Prepared for EnviroTech Europe, Ltd.
Prepared by Dr. Mark Stelljes
SLR International Corporation
This paper re-evaluates EnviroTech Europe’s (ETE’s) current occupational exposure level recommendation of 100 ppm for 1-bromopropane (1-BP) [106-94-5] in the vapor degreasing industry in light of the recent lowering of the ACGIH Toxicity Threshold Value (TLV) from 10 ppm to 0.1 ppm. The 0.1 ppm value is based on a study of 86 workers exposed to 1-BP during its manufacturing in China in four different facilities. The authors reported significant effects at all 1-BP exposure levels down to 1.28 ppm. The 1-BP in these facilities had concentrations of the isomer 2-bromopropane [75-26-3] (2-BP) present as a contaminant at about 10-20 times the level sold for vapor degreasing.
There are several factors that undermine the conclusions reached in the paper that a concentration of 1.28 ppm resulted in toxicity in exposed workers. These factors were related to:
(1) Exposure measurements – passive rather than active samplers were used, and concentrations varied by more than tenfold for the same activity.
(2) Exposure via other routes in addition to inhalation – described worker activities indicate substantial dermal exposure, which increases the overall dose of the chemical relative to just inhalation exposure.
(3) Exposure to other chemicals – at least 20% of the workers were previously exposed to 2-bromopropane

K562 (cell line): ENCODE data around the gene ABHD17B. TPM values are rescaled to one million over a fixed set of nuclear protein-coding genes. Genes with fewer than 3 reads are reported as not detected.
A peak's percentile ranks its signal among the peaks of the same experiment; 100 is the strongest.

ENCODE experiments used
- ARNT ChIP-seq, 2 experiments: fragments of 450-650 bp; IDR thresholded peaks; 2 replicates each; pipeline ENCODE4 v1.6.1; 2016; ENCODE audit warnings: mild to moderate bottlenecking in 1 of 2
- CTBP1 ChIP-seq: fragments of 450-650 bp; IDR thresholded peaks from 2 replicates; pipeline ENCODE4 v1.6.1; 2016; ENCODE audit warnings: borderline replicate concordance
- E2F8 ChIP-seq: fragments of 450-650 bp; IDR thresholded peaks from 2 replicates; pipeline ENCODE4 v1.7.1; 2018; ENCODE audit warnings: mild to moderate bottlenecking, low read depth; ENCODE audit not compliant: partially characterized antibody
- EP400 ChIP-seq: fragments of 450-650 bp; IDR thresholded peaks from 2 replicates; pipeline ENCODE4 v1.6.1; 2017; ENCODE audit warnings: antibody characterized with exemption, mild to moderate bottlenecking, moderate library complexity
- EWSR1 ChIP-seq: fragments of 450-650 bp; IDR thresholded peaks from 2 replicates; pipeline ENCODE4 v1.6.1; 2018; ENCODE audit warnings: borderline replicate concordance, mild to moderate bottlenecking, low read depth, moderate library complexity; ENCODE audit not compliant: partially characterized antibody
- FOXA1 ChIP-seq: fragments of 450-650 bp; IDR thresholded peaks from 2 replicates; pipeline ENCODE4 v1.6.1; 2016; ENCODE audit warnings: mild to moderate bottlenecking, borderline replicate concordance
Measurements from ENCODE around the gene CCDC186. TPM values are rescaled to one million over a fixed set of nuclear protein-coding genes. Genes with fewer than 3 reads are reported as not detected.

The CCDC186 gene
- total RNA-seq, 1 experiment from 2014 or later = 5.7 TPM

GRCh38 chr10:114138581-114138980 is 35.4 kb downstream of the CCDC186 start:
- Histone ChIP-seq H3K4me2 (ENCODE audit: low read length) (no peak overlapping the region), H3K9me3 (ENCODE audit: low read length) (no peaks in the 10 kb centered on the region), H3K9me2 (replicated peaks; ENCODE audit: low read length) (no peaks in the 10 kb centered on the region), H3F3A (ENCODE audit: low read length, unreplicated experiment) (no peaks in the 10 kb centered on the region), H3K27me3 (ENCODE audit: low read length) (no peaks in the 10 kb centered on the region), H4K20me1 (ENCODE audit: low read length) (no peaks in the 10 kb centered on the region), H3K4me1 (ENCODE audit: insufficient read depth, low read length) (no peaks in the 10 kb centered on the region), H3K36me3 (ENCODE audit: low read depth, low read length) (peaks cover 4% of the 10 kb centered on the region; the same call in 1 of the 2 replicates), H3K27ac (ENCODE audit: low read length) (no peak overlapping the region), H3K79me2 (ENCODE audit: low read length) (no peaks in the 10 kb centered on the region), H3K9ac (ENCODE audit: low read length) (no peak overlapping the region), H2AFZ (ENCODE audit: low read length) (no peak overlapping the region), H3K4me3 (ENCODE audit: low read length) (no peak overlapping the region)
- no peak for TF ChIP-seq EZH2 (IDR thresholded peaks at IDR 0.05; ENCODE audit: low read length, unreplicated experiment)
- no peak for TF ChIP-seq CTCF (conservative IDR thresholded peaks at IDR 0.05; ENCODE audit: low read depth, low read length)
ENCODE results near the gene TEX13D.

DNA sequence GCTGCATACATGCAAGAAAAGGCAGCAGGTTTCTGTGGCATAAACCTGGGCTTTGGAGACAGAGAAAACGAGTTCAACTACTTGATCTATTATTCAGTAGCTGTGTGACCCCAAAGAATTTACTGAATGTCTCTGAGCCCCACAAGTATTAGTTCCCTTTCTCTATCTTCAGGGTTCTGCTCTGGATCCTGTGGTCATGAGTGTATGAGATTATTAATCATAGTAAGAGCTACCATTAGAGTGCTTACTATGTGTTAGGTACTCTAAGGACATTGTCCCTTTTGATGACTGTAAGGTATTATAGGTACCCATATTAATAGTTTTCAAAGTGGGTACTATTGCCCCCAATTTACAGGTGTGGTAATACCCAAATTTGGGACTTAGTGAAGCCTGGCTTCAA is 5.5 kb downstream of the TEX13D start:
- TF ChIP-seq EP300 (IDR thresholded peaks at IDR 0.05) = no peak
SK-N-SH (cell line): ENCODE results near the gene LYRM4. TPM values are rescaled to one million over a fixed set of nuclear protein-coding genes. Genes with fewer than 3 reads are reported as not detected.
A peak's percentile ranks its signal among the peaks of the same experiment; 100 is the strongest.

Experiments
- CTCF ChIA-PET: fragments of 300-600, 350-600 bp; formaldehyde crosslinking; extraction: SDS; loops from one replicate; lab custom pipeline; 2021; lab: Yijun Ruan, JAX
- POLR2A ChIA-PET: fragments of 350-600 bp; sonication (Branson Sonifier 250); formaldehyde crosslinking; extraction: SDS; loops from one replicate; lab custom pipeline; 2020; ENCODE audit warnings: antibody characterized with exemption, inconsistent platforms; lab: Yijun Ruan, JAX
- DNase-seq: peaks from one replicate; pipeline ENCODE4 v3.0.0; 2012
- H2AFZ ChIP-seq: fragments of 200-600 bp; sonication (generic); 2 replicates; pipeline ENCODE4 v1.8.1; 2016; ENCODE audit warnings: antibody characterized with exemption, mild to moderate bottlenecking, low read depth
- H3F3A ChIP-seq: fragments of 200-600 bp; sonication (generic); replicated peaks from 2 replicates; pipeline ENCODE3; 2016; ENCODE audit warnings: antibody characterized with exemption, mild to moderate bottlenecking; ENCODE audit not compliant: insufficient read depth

(2-BP), and no testing was done for other chemical exposure.
(4) Statistical methods and interpretations – instead of using paired patient-exposure data, authors categorized exposure into groups (e.g., high, low); this resulted in apparent statistical relationships that may not be biologically relevant.
(5) Lack of robust dose-response relationships – when evaluating typical doseresponse relationships, only a single parameter (vibration sense in the toes, a subjective parameter) was shown to be significantly different across all dose levels.
(6) The outcome of the subjective vibration sense test was in part dependent on the testing doctor – this dependency should remove the test and its results from consideration in the paper as a scientifically defensible endpoint.
When all of this information is considered as a whole, it is unlikely that the 1.28 ppm lowest effect concentration reported in the paper is accurate. The interpretations in the Li et al. study are inconsistent with expectations based on the ways in which 1-BP acts in rodents relative to humans. Studies on how 1-BP acts in the body of rats and mice and studies on metabolism of the chemical in humans indicate that humans should be no
more sensitive to 1-BP than either of these rodents.
Based on the weight of evidence available for the toxicity of 1-BP in humans and rodents, there is no credible scientific reason to target an occupational concentration as low as 10 ppm or 0.1 ppm. ETE’s current recommendation of 100 ppm should be maintained, and employers together with vapor degreasing personnel should not be concerned about the much lower levels recommended by the ACGIH.
Click here to read the full article or download the report
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September 24, 2014
What You Should Know About The ACGIH’s Threshold For nPB Solvents